US7293032 *Dec 11, 2002Nov 6, 2007Ncr Corp.Compressing decimal types
US7590641 *Mar 31, 2006Sep 15, 2009Qd Technology, LlcSelecting various algorithms to compress columns of analytic data in a read-only relational database in a manner that allows decompression of the compressed data using minimal system resources
US7774298 *Jun 30, 2004Aug 10, 2010Sap AgMethod and system for data extraction from a transaction system to an analytics system
US7818728Mar 31, 2006Oct 19, 2010Qd Technology LlcMaximizing system resources used to decompress read-only compressed analytic data in a relational database table
US7987161 *May 30, 2008Jul 26, 2011Thomson Reuters (Markets) LlcSystem and method for data compression using compression hardware
US8077059Jul 18, 2007Dec 13, 2011Eric John DaviesDatabase adapter for relational datasets
US8250044Jul 28, 2008Aug 21, 2012International Business Machines CorporationByte-code representations of actual data to reduce network traffic in database transactions
US8311975Feb 28, 2011Nov 13, 2012Allan Michael GonsalvesData warehouse with a domain fact table
US8359296 *Aug 10, 2006Jan 22, 2013International Business Machines CorporationByte-code representations of actual data to reduce network traffic in database transactions
US8386444Dec 29, 2006Feb 26, 2013Teradata Us, Inc.Techniques for selective compression of database information
US8442988Nov 4, 2010May 14, 2013International Business Machines CorporationAdaptive cell-specific dictionaries for frequency-partitioned multi-dimensional data
US8538936Jul 25, 2011Sep 17, 2013Thomson Reuters (Markets) LlcSystem and method for data compression using compression hardware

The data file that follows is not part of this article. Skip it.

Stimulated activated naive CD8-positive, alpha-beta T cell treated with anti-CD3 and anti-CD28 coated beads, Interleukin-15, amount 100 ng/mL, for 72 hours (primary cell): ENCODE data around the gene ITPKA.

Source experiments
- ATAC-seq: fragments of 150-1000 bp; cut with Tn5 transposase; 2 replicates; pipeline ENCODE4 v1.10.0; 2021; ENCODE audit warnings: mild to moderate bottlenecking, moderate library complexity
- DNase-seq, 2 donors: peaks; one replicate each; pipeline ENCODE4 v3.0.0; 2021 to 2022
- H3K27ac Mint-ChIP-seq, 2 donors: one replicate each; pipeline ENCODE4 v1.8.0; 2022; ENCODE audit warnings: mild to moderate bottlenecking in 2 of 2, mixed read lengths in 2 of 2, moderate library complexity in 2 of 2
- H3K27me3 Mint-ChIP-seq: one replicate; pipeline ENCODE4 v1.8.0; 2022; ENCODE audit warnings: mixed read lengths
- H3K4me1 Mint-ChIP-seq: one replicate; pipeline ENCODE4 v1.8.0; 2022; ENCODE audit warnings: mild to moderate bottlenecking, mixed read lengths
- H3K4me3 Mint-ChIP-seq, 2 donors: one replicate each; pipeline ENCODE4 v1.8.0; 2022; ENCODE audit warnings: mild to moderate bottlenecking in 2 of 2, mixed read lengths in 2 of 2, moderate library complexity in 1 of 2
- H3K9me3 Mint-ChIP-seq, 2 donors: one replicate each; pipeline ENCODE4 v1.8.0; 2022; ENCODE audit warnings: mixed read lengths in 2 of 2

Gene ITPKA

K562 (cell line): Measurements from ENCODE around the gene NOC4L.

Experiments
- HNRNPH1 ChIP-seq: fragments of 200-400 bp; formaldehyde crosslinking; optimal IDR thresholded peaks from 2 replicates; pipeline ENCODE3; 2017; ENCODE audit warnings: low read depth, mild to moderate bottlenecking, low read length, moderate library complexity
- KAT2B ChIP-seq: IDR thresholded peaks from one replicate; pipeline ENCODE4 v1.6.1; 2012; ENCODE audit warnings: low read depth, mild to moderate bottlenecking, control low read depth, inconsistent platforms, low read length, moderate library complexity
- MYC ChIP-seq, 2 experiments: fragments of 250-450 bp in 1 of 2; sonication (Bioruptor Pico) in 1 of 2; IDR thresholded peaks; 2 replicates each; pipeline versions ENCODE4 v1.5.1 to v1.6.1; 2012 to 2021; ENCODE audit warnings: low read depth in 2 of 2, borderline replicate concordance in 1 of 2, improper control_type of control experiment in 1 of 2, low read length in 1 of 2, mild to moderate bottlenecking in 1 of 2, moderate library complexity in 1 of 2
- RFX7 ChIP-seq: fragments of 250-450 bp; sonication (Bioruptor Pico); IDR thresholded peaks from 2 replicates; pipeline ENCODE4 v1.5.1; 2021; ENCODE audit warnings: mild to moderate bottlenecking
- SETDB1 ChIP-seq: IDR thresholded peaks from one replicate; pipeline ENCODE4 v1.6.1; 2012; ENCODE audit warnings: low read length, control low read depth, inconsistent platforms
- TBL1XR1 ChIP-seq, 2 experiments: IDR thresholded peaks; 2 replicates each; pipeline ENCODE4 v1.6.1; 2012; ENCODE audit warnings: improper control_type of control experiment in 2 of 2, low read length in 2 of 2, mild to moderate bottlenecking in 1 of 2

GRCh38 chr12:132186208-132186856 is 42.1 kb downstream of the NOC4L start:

US8572221May 26, 2004Oct 29, 2013Facebook, Inc.System and method for managing an online social network
US20080256122 *Apr 10, 2007Oct 16, 2008Microsoft CorporationTime intelligence for application programs
US20120185677 *Jan 14, 2011Jul 19, 2012International Business Machines CorporationMethods and systems for storage of binary information that is usable in a mixed computing environment
Classifications
U.S. Classification1/1, 707/999.202, 707/999.101
International ClassificationH03M7/30, G06F17/30
Cooperative ClassificationY10S707/99942, Y10S707/99953, G06F17/30592, H03M7/30
European ClassificationH03M7/30, G06F17/30S8R
Legal Events
DateCodeEventDescription
May 12, 2010FPAYFee payment
Year of fee payment: 8
May 19, 2006FPAYFee payment
Year of fee payment: 4
Jun 22, 2000ASAssignment
Owner name: MICROSOFT CORPORATION, WASHINGTON
Free format text: ASSIGNMENT OF ASSIGNORS INTEREST;ASSIGNOR:BERGER, ALEXANDER;REEL/FRAME:010924/0546
Effective date: 20000622
Owner name: MICROSOFT CORPORATION ONE MICROSOFT WAY REDMOND WA